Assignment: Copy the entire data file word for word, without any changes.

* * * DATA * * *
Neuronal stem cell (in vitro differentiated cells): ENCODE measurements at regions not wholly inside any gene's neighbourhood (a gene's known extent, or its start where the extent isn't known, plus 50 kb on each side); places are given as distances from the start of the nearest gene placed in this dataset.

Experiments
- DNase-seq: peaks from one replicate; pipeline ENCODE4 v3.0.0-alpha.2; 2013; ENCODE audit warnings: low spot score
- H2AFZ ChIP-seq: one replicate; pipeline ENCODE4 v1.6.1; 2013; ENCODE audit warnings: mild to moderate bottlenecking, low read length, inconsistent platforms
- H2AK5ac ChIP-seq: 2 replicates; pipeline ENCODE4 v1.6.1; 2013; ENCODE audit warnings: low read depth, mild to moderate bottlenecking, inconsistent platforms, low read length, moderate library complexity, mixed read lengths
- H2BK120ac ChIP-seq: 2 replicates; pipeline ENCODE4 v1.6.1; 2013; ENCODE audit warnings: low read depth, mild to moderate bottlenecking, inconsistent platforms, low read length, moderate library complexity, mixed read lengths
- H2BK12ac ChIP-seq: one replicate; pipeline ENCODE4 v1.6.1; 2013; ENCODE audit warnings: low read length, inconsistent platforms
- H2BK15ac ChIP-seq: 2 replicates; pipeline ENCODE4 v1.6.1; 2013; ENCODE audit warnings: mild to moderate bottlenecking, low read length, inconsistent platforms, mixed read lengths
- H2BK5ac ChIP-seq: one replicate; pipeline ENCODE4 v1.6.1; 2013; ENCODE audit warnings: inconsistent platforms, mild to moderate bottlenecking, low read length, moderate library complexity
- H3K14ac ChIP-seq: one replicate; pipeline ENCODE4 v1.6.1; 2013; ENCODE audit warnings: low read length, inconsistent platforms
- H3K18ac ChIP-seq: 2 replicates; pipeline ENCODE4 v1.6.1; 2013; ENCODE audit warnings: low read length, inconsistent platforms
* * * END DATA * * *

Neuronal stem cell (in vitro differentiated cells): ENCODE measurements at regions not wholly inside any gene's neighbourhood (a gene's known extent, or its start where the extent isn't known, plus 50 kb on each side); places are given as distances from the start of the nearest gene placed in this dataset.

Experiments
- DNase-seq: peaks from one replicate; pipeline ENCODE4 v3.0.0-alpha.2; 2013; ENCODE audit warnings: low spot score
- H2AFZ ChIP-seq: one replicate; pipeline ENCODE4 v1.6.1; 2013; ENCODE audit warnings: mild to moderate bottlenecking, low read length, inconsistent platforms
- H2AK5ac ChIP-seq: 2 replicates; pipeline ENCODE4 v1.6.1; 2013; ENCODE audit warnings: low read depth, mild to moderate bottlenecking, inconsistent platforms, low read length, moderate library complexity, mixed read lengths
- H2BK120ac ChIP-seq: 2 replicates; pipeline ENCODE4 v1.6.1; 2013; ENCODE audit warnings: low read depth, mild to moderate bottlenecking, inconsistent platforms, low read length, moderate library complexity, mixed read lengths
- H2BK12ac ChIP-seq: one replicate; pipeline ENCODE4 v1.6.1; 2013; ENCODE audit warnings: low read length, inconsistent platforms
- H2BK15ac ChIP-seq: 2 replicates; pipeline ENCODE4 v1.6.1; 2013; ENCODE audit warnings: mild to moderate bottlenecking, low read length, inconsistent platforms, mixed read lengths
- H2BK5ac ChIP-seq: one replicate; pipeline ENCODE4 v1.6.1; 2013; ENCODE audit warnings: inconsistent platforms, mild to moderate bottlenecking, low read length, moderate library complexity
- H3K14ac ChIP-seq: one replicate; pipeline ENCODE4 v1.6.1; 2013; ENCODE audit warnings: low read length, inconsistent platforms
- H3K18ac ChIP-seq: 2 replicates; pipeline ENCODE4 v1.6.1; 2013; ENCODE audit warnings: low read length, inconsistent platforms